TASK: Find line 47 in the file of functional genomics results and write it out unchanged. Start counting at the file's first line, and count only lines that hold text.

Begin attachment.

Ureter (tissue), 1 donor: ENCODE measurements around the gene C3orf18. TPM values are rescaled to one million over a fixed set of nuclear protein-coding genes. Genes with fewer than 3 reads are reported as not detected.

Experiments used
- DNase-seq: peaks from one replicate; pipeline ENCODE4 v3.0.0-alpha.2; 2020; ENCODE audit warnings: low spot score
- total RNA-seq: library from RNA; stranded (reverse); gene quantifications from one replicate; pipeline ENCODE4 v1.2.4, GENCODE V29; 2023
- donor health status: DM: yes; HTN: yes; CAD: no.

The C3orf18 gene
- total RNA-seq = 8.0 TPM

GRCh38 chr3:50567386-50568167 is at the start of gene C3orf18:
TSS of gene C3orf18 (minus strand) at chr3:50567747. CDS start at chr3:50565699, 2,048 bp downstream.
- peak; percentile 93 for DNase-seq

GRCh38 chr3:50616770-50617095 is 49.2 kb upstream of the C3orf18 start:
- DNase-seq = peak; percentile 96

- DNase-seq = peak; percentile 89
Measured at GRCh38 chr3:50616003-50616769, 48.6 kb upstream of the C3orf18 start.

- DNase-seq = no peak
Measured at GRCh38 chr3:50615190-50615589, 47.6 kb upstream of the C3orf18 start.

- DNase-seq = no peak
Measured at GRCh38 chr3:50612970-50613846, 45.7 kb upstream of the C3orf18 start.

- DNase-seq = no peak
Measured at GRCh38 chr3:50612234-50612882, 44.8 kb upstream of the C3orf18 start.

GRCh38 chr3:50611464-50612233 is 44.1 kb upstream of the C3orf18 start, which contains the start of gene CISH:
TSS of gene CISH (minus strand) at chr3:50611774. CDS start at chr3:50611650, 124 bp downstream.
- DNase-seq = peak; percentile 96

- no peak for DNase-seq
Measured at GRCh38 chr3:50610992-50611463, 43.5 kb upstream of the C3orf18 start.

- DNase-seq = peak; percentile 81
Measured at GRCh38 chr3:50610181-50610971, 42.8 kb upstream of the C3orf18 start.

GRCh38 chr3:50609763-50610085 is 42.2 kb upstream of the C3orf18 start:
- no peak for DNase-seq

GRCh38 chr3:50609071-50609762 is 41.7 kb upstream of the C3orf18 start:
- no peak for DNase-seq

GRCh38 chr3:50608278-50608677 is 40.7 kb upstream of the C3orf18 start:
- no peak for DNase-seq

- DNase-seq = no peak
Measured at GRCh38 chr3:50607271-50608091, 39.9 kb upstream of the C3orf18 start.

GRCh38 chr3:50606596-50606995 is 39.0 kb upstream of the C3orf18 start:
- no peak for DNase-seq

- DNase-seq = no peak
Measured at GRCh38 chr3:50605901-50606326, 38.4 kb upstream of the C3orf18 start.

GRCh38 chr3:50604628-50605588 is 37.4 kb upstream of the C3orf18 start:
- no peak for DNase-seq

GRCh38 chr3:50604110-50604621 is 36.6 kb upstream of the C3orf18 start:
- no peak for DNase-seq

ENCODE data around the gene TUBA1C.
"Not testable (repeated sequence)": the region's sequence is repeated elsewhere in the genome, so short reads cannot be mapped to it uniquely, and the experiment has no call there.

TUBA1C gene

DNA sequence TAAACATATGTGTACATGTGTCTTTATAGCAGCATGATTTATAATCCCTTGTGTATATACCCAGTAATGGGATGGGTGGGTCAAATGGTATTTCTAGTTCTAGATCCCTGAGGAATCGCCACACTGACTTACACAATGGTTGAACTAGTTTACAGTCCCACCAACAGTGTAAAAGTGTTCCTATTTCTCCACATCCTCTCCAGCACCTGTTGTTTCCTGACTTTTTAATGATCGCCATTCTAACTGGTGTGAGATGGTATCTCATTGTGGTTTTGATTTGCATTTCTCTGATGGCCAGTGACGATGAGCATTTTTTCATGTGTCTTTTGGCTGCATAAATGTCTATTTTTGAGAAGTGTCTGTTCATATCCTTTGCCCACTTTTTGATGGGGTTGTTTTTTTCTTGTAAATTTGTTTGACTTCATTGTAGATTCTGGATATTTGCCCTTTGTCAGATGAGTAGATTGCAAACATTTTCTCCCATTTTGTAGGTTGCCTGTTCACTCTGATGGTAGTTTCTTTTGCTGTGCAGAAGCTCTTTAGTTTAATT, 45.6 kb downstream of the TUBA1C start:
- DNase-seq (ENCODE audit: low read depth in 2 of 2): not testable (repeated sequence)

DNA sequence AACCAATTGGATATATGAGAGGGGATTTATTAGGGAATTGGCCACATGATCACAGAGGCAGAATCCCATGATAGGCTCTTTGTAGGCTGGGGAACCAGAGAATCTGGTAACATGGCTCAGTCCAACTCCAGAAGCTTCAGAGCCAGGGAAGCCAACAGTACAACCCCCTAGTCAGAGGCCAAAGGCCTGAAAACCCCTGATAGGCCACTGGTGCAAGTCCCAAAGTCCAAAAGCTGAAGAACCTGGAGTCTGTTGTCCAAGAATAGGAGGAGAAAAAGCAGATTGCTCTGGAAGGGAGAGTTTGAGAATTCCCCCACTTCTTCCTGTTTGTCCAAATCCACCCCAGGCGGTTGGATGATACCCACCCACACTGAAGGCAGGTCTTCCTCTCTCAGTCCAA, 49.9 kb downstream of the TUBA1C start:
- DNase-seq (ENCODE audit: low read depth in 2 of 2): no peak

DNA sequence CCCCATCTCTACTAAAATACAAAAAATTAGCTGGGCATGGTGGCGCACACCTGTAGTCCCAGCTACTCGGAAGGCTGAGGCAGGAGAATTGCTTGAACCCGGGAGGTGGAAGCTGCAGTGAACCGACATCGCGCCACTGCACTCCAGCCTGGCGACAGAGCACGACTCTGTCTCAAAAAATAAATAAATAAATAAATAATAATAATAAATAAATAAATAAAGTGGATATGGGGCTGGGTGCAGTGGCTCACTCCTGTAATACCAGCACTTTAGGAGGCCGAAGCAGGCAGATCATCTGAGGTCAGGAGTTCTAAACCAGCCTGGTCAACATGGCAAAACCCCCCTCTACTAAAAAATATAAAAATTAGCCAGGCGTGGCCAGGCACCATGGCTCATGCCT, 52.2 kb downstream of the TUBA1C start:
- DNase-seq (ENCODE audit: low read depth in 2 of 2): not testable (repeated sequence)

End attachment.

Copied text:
DNA sequence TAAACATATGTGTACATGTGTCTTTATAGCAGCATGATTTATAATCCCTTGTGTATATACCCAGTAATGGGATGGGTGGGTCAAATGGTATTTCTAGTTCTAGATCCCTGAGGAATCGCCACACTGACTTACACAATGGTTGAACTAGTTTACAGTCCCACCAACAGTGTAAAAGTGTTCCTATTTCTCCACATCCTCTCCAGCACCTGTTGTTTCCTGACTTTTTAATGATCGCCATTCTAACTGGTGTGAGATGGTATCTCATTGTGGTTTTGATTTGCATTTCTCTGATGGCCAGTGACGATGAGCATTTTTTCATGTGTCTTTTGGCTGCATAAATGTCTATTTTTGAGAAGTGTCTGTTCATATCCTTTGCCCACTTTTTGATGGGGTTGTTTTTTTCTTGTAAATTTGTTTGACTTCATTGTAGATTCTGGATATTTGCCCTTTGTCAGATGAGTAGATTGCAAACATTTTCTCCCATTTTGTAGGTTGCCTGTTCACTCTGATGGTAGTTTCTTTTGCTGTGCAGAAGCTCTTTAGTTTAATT, 45.6 kb downstream of the TUBA1C start: